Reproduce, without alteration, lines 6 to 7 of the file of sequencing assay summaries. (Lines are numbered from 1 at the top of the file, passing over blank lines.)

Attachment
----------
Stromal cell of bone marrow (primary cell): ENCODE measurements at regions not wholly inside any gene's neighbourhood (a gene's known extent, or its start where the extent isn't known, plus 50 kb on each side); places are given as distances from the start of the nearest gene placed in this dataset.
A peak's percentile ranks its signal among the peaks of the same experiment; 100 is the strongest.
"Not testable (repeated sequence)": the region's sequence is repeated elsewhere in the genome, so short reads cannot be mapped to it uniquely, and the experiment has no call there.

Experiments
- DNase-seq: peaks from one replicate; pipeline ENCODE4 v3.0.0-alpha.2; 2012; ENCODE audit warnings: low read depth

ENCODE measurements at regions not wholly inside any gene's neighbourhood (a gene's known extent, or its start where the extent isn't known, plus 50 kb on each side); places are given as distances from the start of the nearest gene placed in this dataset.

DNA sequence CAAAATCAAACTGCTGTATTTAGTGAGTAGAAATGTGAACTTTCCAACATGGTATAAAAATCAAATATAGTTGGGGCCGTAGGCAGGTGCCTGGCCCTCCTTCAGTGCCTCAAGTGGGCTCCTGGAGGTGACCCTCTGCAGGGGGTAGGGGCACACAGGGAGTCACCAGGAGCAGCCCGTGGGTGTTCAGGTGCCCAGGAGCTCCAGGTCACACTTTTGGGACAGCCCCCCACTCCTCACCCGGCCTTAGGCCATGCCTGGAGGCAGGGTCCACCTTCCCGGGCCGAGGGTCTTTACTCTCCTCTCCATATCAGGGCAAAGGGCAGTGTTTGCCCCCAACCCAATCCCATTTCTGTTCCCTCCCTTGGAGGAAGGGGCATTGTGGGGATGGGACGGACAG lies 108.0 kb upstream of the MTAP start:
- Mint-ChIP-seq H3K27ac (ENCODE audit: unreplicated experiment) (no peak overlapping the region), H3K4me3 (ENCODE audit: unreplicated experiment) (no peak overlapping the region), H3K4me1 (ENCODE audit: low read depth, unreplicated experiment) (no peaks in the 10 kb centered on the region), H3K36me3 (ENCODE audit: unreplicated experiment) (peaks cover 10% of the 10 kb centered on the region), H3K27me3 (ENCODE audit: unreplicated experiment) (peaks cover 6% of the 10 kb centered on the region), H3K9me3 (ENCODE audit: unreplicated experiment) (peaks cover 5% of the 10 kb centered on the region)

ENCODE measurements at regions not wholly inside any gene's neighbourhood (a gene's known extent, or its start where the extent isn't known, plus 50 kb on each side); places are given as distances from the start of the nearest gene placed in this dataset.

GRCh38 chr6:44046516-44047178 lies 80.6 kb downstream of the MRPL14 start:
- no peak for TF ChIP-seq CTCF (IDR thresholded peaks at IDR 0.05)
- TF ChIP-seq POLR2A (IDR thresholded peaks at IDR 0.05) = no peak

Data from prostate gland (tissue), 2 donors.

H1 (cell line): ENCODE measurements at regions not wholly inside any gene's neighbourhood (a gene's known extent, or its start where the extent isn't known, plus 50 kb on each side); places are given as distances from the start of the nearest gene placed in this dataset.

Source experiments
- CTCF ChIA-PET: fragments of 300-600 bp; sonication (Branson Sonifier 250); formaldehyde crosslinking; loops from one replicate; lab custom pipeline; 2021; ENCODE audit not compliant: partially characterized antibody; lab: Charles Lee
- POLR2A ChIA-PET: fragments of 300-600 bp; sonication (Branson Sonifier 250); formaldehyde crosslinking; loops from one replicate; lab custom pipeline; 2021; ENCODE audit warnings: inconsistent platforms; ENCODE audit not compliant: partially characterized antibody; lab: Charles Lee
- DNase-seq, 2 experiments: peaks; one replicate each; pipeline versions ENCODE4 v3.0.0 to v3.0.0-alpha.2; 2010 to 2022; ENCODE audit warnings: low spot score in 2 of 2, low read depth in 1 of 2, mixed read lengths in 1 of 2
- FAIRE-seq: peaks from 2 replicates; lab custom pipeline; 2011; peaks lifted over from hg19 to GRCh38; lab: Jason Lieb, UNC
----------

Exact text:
ENCODE measurements at regions not wholly inside any gene's neighbourhood (a gene's known extent, or its start where the extent isn't known, plus 50 kb on each side); places are given as distances from the start of the nearest gene placed in this dataset.

DNA sequence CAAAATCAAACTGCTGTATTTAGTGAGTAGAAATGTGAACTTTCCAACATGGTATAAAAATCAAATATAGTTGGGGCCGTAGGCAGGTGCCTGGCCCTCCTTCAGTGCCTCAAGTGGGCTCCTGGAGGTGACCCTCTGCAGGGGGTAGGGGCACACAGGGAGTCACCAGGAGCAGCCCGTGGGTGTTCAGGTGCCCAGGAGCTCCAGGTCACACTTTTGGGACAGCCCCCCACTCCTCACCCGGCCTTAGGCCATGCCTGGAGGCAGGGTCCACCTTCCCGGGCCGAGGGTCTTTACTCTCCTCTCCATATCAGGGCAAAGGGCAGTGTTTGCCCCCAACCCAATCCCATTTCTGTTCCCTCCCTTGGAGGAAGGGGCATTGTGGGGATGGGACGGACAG lies 108.0 kb upstream of the MTAP start: